Re: Clearing CMOS Vs. Loading Bios Deafults
- From: nospam@xxxxxxxxxx (Paul)
- Date: Sun, 20 Aug 2006 23:43:15 GMT
In article <Y9qdnSegJprP4nrZnZ2dnUVZ_q-dnZ2d@xxxxxxxxxxxx>, "Ken Maltby"
"Paul" <nospam@xxxxxxxxxx> wrote in message
In article <rqbFg.7955$rI5.7115@xxxxxxxxxxxxxxxxxxxxxxxxxx>, "Jeff"
Question,,,,,,With 5 hard drives and all working semi-ok now ( 4 out of
restarts are fast, one takes forever)
Will clearing the cmos perhaps clear out perhaps some junk in the bios
(though i flashed the bios today)
i mean what advantages does clearing out a cmos have over loadingt bios
Thanks to the experts here from whom i continue to learn from
Clearing the CMOS with the hardware jumper, clears all 256 bytes
of RAM inside the Southbridge.
"Load Setup Defaults" will at least re-write those bytes that
are used by the BIOS code. I cannot say for certain whether it
clears all bytes first or not.
Some DOS BIOS flashing programs have a number of options to be
used during the flash operation. One command line option is
to clear the CMOS, and presumably that clears the whole thing.
Clearing the CMOS with the jumper, should also reset the RTC
(real time clock). The RTC is in the Southbridge next to the RAM.
When you enter the BIOS setup screen, the clock should be
reset to some goofy value. That is handy, in fact, to check
whether the CMOS clearing procedure worked or not. I believe
I've had cases here, where after I thought I cleared the CMOS,
the clock in the BIOS still had the correct time. So I use that
as one test to see whether the CLRTC jumper has done its job
or not. When using the CLRTC jumper, always remember to unplug
the computer before using the jumper (that is usually stated
in the instructions in the manual, and is to prevent damage).
It may still be true (or not) that you should unplug the MB from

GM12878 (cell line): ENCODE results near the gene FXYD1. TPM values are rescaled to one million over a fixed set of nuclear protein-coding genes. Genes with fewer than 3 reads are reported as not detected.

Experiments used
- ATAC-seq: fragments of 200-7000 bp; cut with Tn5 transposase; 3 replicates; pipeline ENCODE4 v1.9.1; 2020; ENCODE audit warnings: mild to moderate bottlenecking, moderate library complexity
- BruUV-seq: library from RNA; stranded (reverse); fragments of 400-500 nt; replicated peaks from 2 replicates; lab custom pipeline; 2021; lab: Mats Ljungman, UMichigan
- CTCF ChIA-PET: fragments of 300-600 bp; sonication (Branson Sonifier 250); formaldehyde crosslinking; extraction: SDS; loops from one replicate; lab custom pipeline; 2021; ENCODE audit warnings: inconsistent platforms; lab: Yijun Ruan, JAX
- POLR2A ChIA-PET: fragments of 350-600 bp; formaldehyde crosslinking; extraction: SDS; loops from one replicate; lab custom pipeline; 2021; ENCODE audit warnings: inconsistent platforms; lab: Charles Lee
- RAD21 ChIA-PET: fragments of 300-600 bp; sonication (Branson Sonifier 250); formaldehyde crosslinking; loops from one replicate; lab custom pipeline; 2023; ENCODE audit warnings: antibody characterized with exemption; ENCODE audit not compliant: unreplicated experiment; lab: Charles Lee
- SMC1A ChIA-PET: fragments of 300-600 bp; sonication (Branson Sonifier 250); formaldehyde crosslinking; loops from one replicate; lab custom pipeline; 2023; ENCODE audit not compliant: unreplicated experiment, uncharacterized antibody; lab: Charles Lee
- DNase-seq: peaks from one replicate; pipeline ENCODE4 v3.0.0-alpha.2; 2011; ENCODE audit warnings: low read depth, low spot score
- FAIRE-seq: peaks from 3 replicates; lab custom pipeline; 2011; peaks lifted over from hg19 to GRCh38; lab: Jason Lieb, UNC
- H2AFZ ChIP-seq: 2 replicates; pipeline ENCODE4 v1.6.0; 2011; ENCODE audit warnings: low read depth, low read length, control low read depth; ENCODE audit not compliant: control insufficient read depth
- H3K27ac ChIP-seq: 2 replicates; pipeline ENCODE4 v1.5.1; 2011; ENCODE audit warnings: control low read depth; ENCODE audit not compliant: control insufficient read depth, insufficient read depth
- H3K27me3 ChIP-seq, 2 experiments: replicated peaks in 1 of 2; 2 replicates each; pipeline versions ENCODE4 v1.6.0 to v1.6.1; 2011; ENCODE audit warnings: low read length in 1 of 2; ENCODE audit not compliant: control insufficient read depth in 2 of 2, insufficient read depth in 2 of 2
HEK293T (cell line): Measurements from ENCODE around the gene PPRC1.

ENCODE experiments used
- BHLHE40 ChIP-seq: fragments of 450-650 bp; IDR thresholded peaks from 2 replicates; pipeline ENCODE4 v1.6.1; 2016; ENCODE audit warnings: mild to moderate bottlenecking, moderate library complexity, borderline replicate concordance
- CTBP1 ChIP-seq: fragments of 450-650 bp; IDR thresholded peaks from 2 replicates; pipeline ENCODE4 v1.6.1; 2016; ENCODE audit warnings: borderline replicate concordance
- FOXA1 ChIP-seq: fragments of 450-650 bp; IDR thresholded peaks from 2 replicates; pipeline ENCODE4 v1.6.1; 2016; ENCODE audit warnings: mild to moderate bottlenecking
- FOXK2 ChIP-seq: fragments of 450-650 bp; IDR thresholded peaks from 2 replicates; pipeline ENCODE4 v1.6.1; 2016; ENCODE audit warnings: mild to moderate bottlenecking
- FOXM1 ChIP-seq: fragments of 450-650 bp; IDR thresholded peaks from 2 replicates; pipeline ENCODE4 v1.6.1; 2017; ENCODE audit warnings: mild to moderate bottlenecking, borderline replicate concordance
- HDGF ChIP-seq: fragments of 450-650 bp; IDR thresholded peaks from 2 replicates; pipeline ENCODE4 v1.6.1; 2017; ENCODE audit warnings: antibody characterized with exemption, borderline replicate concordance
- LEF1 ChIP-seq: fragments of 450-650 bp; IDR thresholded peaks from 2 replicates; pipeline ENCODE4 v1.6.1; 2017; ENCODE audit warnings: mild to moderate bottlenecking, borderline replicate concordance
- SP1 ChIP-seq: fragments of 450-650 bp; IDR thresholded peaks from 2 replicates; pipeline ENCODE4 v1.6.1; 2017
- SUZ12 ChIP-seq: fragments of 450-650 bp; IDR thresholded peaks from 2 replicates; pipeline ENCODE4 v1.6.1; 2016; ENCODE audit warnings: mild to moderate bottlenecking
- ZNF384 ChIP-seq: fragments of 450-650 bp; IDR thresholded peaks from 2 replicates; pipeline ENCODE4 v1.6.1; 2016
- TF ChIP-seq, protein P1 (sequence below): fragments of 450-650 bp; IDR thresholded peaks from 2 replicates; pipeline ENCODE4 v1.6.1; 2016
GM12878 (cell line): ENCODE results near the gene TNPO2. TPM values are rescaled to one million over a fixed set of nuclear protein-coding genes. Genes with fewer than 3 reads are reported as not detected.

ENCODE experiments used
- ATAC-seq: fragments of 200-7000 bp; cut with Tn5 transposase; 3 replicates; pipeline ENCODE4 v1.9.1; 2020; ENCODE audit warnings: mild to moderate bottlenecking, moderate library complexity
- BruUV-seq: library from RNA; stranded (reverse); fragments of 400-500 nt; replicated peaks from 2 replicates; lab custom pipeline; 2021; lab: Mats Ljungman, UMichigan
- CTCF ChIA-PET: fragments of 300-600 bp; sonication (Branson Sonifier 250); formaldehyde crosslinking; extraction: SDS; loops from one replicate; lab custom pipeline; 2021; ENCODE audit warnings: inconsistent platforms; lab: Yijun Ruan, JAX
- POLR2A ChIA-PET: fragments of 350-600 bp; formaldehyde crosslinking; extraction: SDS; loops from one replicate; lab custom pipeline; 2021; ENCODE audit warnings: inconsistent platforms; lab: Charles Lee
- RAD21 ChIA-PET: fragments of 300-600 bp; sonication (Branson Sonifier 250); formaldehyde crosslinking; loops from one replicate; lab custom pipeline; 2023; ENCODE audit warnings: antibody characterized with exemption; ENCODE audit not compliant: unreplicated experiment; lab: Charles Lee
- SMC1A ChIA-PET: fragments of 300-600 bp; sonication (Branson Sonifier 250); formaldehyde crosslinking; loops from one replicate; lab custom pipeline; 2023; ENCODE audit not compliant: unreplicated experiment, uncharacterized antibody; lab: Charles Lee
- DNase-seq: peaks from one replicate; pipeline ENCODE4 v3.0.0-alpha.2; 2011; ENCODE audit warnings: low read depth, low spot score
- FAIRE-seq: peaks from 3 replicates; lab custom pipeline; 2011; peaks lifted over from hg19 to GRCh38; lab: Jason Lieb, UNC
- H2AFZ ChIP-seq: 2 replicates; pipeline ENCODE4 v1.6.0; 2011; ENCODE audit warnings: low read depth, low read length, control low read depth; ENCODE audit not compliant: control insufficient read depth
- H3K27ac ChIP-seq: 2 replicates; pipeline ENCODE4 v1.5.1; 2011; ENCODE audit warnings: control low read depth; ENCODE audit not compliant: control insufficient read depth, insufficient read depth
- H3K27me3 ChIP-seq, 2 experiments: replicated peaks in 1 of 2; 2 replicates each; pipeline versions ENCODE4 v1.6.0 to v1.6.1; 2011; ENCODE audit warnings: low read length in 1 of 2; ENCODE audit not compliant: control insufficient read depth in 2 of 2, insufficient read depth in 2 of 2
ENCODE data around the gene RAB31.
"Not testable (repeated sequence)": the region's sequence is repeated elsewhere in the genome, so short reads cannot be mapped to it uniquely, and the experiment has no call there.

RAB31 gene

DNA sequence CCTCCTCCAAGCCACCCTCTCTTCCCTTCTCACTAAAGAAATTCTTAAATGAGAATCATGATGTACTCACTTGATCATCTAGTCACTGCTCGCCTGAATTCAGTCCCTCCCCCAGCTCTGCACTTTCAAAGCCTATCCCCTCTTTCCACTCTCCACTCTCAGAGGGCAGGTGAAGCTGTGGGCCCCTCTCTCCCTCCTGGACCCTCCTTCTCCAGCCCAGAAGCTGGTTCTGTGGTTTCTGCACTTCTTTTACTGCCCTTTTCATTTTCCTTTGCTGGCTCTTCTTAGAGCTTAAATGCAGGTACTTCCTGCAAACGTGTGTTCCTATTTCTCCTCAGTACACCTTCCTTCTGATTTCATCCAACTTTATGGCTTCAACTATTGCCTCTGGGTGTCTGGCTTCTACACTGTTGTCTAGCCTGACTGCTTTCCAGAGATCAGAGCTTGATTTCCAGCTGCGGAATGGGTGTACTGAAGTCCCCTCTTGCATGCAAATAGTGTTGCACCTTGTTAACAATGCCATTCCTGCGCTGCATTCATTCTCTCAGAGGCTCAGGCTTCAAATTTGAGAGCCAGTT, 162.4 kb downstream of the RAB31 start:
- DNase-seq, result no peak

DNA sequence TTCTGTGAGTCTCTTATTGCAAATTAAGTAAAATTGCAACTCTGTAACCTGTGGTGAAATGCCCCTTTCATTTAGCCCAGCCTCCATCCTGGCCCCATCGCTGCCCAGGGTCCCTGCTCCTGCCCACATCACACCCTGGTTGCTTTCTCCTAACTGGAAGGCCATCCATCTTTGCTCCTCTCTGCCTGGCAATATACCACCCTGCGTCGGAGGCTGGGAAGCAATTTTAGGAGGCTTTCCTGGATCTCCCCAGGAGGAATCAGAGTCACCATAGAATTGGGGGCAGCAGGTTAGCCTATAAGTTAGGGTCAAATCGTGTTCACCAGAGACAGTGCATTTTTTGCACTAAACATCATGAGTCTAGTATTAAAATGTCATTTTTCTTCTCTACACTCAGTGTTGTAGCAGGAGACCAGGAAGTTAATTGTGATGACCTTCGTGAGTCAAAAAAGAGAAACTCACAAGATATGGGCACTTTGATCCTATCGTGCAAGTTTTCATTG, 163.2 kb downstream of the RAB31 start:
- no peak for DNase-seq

the power supply, so that the charge still in the capacitors won't
effect the process. It used to be that the portion of the circuit on
the MB itself would take much less time to discharge its capacitors
than it would take for those in the power supply. So it was either
remove the power connector from the power supply or leave the
jumper on for a lot longer. It's easy enough to pull the Molex
power connector so I still just do that, after pulling the power to
the power supply.
No, it is an actual damage issue. The problem is, on some boards,
the battery and a power source derived from +5VSB are diode ORed
together. The battery path has a 1K ohm (current limiting) resistor
in the path, and the reason that works, is the power consumption of
the Southbridge while on battery is very low (microamps). When the
Southbridge is working, the CMOS power consumption is a lot higher,
and sufficient power must be present for read/write operations
to the CMOS well. They don't stick a current limiting resistor
in the +5VSB derived power path. If a user uses the clear CMOS
jumper, with the +5VSB present, it can actually physically burn
one of the two diodes inside the three-legged dual diode (K45
type). I have helped at least one person to repair their board
after damaging it that way - they managed to solder two ordinary
diodes in place of the burned three-legged device.
Therefore, since the design method for each clear CMOS implementation
is unknown, but because there is a known design defect in a large
number of motherboard types, it pays to unplug the computer so
that there is no chance of +5VSB being present when the jumper
Some Southbridge chips are clever enough, to have a digital signal
on the interface for clearing the CMOS. In that case, the designers
don't need to interfere with the power path, and they can use the
reset signal instead. But I believe in some cases, you will still
find the brain-dead power path method in use, even when a
signal for that purpose is present on the chip.
Better to just unplug it.
- Prev by Date: Re: Flashed SP97-V BIOS - Now won't boot
- Next by Date: K8N - Sempron 2600+ L&C psu
- Previous by thread: Re: Clearing CMOS Vs. Loading Bios Deafults
- Next by thread: Re: Clearing CMOS Vs. Loading Bios Deafults